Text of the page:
Friday, 27 March 2009

Back in the groove

Okay. I can't wait any longer.

It's been two days since my embarrassing lightbulb moment and I've got to scratch that itch.
I was going to leave it a week or so before launching into the lightbulb-inspired overhaul of young adult WIP Quackenbush, to allow time for the ideas to ferment.

But they won't let me. My fingers are twitchy. They need to burn up the keyboard. So here goes. No point resisting when the urge is on you. It's time for the home stretch. By the time I come up for air, the first draft will be completed.

I'm not sure how long this is going to take, because it's difficult to gauge how much work is required. I need to write a completely new intro, probably three thousand words or so, then take the original prologue and blend that seamlessly into the story. The new intro requires the introduction of two new characters, who will fix a gaping plot hole that perplexed me for what felt like eternity. Well, six months. Finally, there are two big scenes to tackle towards the end of the book which will tie the threads together and bring the climax, already drafted, into play.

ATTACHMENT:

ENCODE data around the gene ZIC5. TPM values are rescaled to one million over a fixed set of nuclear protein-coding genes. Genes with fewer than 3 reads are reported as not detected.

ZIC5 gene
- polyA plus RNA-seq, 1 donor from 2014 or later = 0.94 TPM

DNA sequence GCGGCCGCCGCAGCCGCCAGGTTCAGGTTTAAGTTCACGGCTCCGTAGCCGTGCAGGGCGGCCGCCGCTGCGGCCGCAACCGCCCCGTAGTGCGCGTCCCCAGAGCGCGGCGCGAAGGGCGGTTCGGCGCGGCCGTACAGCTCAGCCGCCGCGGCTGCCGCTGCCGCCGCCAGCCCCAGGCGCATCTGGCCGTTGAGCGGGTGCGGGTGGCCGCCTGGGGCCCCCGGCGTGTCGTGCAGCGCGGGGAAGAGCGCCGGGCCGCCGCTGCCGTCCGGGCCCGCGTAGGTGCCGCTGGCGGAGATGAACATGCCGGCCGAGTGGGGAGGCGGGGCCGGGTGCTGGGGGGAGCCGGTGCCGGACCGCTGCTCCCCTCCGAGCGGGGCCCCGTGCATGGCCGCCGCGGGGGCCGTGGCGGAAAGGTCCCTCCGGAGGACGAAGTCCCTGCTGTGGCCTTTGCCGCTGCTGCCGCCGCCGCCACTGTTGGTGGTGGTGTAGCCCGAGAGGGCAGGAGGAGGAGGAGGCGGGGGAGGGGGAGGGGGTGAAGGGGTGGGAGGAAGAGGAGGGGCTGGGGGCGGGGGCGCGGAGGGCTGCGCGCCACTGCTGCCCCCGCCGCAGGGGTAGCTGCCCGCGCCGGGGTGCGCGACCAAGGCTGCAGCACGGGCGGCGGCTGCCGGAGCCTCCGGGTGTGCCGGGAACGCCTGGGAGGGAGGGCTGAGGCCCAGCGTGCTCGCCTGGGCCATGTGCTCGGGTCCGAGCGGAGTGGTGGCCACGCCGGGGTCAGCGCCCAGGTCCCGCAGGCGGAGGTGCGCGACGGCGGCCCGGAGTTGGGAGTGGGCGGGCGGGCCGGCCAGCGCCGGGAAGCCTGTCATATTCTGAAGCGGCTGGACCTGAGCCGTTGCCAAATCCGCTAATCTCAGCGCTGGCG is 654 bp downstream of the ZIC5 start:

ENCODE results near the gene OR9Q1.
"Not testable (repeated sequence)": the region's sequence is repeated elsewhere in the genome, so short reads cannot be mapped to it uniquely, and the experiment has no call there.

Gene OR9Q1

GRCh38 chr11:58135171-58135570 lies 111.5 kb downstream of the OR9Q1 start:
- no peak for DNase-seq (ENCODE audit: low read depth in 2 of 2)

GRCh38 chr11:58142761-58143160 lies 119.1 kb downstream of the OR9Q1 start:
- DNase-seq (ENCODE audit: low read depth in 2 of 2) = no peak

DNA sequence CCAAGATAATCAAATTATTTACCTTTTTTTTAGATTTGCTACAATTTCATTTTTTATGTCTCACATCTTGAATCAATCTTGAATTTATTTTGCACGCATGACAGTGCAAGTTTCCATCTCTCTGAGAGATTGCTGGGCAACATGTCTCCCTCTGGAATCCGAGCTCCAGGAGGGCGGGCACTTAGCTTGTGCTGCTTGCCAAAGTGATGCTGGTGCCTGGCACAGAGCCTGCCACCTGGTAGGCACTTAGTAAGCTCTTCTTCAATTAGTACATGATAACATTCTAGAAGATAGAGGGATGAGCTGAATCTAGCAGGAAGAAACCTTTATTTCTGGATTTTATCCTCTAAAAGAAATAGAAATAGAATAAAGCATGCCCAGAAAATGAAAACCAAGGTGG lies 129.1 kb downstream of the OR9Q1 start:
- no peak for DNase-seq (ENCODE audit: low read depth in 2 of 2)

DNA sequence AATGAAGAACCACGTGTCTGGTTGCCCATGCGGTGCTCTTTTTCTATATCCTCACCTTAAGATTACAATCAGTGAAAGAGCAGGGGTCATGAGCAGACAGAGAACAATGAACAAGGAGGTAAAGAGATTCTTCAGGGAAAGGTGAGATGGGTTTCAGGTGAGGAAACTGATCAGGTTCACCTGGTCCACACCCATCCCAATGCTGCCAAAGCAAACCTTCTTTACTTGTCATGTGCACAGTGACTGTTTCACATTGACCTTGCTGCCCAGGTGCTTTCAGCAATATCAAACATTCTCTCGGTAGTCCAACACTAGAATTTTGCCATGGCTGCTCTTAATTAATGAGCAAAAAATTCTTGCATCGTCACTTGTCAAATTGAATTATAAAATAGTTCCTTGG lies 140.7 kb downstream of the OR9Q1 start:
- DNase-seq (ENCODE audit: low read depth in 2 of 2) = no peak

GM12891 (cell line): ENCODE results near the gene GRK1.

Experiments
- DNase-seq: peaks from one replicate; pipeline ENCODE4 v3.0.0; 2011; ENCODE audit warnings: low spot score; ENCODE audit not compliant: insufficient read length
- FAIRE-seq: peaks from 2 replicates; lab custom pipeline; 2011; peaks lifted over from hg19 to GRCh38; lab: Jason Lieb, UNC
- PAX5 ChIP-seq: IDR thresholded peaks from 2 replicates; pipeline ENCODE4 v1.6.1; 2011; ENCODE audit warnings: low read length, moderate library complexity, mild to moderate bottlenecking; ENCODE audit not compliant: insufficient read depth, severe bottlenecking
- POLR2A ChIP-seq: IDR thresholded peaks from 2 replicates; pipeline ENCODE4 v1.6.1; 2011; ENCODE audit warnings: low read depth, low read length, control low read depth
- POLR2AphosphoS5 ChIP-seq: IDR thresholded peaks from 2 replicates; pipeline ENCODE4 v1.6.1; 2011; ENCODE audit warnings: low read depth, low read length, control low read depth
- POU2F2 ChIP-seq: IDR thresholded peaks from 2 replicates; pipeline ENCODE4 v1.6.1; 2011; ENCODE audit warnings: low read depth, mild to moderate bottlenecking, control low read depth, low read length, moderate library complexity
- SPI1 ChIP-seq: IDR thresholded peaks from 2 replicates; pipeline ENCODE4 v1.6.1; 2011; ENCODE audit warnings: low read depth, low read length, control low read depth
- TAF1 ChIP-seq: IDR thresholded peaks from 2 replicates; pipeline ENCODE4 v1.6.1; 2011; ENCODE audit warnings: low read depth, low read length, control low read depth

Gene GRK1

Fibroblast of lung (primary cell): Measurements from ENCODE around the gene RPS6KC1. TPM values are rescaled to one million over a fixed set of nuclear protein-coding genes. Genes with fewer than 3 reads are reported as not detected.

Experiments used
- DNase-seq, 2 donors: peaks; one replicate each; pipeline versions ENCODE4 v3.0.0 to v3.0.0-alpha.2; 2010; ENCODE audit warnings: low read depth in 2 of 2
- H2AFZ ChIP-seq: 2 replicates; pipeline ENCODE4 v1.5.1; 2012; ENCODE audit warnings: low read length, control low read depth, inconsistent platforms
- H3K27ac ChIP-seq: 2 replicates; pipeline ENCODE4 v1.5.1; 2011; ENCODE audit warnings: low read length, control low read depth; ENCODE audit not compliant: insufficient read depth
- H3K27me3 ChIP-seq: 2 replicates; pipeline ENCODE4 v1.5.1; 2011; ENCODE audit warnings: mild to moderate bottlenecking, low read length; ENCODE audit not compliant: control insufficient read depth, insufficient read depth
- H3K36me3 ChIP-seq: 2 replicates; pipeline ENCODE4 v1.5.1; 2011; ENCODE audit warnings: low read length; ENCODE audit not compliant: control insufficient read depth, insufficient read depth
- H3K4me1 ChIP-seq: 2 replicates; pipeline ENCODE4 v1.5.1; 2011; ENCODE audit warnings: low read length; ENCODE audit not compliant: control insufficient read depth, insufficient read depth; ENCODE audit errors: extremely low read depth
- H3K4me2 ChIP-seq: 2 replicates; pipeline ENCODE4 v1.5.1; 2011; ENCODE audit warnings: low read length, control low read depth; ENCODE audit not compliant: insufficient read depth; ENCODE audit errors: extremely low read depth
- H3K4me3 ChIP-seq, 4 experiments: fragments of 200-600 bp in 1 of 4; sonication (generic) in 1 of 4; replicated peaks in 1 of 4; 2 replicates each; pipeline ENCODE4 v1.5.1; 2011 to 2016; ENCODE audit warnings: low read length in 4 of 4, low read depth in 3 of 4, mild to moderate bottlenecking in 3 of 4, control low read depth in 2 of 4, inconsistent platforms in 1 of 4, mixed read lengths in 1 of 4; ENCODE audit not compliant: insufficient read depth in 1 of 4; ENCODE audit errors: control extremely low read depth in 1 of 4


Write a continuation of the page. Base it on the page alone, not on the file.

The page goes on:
I've opened a new word document, saved it as 'New Quackenbush' and that magical moment awaits - a blank screen, waiting for the words to start flowing. Or not.

To be honest, it's kinda scary. I've had so many delays in getting this finished, partly because of deadlines for other projects, that I've questioned whether or not I'd be better off scrapping it and starting afresh on a new project. Thankfully, the buzz is back and I'm in the groove.